Official Opening of CRC Big Data Analytics Centre
The Honourable Navdeep Bains, PC, MP
Minister of Innovation, Science and Economic Development
May 8, 2017
Check Against Delivery
Thank you, Jean-Luc [Berube, President, CRC] for that kind introduction.
It's my first visit to the Communications Research Centre, or CRC, so I'm really looking forward to the tour afterwards.
I'm proud to be the Minister responsible for this one-of-a-kind innovation lab, which solves big issues in wireless communications.
This government lab is the first in the world to use big data to shape the future of wireless technologies.
Specifically, this lab is redefining the use of wireless spectrum.
These radio waves are responsible for everything from TV and radio broadcasting to wireless data and mobile phone service.
Wireless spectrum is a public resource that underpins all modern communications, and it continues to play an important role in the lives of Canadians.
Spectrum is a finite resource.
The future of wireless technology will not be about who has the most spectrum—it will be about who uses spectrum most efficiently.
That means we need to understand exactly how spectrum is currently being used.
Data analytics is the key to that understanding.
The new digital economy is about analyzing flows of often unstructured data, including data on how we use wireless spectrum.
We now have the power to collect and analyze large amounts of data that will help us manage this valuable resource better.
At this lab, our researchers use data to understand, in real time, where there are unused radio waves that could be put to work—and also where the supply is so tight that it creates a bottleneck.
That's why I'm delighted to be here today to officially open the Big Data Analytics Centre at CRC.
It's the first lab of its kind for the Government of Canada.
This facility will allow us to make better use of scarce wireless spectrum.
Why is managing spectrum so important?
Because by 2020, the amount of data traffic carried over wireless networks is expected to grow by a thousand times more than the volume today.
This data, when used to its full potential, can give us enormously useful insights.
As the amount of data traffic grows in Canada, so does the potential to use it to develop better products and solutions for Canadians.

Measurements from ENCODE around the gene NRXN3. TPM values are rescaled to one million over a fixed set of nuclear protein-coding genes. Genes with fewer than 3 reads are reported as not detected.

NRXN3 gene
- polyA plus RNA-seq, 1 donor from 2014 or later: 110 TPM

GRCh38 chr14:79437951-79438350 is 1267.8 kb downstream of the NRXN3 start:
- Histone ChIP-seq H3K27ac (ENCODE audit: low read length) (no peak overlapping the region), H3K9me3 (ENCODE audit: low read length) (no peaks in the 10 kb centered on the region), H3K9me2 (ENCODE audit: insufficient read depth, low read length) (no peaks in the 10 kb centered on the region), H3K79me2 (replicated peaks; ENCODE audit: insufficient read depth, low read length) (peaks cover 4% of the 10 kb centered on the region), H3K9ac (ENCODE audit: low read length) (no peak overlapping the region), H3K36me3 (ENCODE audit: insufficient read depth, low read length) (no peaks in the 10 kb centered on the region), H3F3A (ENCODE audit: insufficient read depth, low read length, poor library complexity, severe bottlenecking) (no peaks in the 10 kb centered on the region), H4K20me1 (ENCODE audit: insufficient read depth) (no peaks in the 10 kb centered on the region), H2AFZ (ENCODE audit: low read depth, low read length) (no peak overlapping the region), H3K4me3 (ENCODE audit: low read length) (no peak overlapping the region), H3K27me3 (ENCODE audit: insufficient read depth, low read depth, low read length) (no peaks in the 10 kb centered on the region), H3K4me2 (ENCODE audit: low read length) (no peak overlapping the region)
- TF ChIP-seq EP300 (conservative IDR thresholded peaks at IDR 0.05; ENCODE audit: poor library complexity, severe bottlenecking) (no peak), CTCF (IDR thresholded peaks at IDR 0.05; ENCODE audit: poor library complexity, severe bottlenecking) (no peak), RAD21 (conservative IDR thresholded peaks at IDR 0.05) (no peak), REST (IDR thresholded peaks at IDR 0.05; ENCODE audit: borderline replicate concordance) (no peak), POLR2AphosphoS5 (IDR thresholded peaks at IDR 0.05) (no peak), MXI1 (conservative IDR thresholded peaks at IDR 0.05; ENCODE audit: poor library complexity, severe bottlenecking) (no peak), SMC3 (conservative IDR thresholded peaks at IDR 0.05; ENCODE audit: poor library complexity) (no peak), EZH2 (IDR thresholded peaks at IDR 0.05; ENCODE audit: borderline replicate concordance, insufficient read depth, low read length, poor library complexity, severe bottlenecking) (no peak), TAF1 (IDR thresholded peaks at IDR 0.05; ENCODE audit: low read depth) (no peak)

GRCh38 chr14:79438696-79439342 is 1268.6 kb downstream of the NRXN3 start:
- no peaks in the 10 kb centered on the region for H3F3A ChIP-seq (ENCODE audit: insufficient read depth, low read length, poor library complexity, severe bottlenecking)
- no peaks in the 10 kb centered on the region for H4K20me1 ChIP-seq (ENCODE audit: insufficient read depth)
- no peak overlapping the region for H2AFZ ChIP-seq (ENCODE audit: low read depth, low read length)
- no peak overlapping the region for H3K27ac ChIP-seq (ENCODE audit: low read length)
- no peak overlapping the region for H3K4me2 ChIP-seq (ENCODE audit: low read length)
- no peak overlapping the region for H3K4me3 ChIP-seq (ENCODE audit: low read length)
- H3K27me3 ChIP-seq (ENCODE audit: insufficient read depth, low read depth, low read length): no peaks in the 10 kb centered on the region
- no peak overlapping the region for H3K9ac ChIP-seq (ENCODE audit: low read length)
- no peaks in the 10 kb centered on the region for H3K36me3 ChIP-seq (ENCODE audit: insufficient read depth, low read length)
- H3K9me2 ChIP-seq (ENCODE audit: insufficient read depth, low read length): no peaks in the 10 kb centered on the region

Let me paint you a picture of what's possible when data analytics meets wireless communications.
Imagine a world where telecom providers can use bands of spectrum on demand, as it's needed—a modern and more efficient way of managing spectrum.
Data analytics also has applications in many other sectors beyond telecommunications.
Let me give you one example.
Last year, the City of Ottawa launched a partnership with Ericsson and Rogers.
They embarked on a program to better understand the quality of the city's water supply.
This program uses sensors embedded in the Ottawa River and all around the National Capital Region.
These sensors use a continuous feedback loop to provide city workers with real-time data on the quality of the water supply. It allows them to detect sudden changes within minutes.
That means faster response times to ensure a safe water supply and a better quality of life for Ottawa residents.
Other potential applications are just starting to emerge.
During my recent trips to Detroit, I saw demonstration models of connected and self-driving cars.
These cars of the future require next-generation data networks, such as 5G and DSRC [dedicated short range communications].
These networks can transmit data at one one-hundredth of the time it takes for you to blink.
That's incredible reaction time.
Faster than any human.
The potential insights that can be derived from all that data are transformative.
Ladies and gentlemen, this centre has the ability to visualize massive amounts of data in real time.
And this data can be used to create a real-time map of the entire wireless spectrum.
The enabling technologies behind this centre come from Cognitive Systems of Waterloo, which you will hear from shortly.
The technology provided by Cognitive Systems is a fine example of our government's Innovation and Skills Plan in action.
This plan is an $8.2-billion strategy to make Canada a world-leading centre for innovation.
It will create more well-paying jobs for the middle class and ensure that all Canadians have the skills they need to thrive in the new economy.
Under this plan, the Government of Canada can play a key role by being an early adopter of emerging technologies.
For young and growing companies, having government as a first customer has much more strategic value than the size of the contract they receive.
That early validation by government can change the trajectory of a firm.
That's why Budget 2017 proposes a new procurement program called Innovative Solutions Canada.
It will create more opportunities for businesses to develop innovations that address the pressing challenges of government.
This program will provide small and medium-sized businesses with a platform to develop and test new solutions for the Government of Canada.
This program shows that our government is willing to take risks and bet on new ideas.
We're also willing to be a strong partner in the growth of Canadian companies.
In return, our government benefits from having access to the most innovative products and services.
The enabling technology provided to CRC by Cognitive Systems demonstrates our government's use of smart procurement practices to drive innovation.
In closing, I'd like to congratulate Jean-Luc and the entire CRC team on getting this centre up and running.
The Government of Canada is the only telecom regulator in the world with its own innovation lab.
It means Canada has an opportunity to lead in this area.
We can show the world entirely new ways to manage big data and wireless spectrum.
Report a problem or mistake on this page
- Date modified: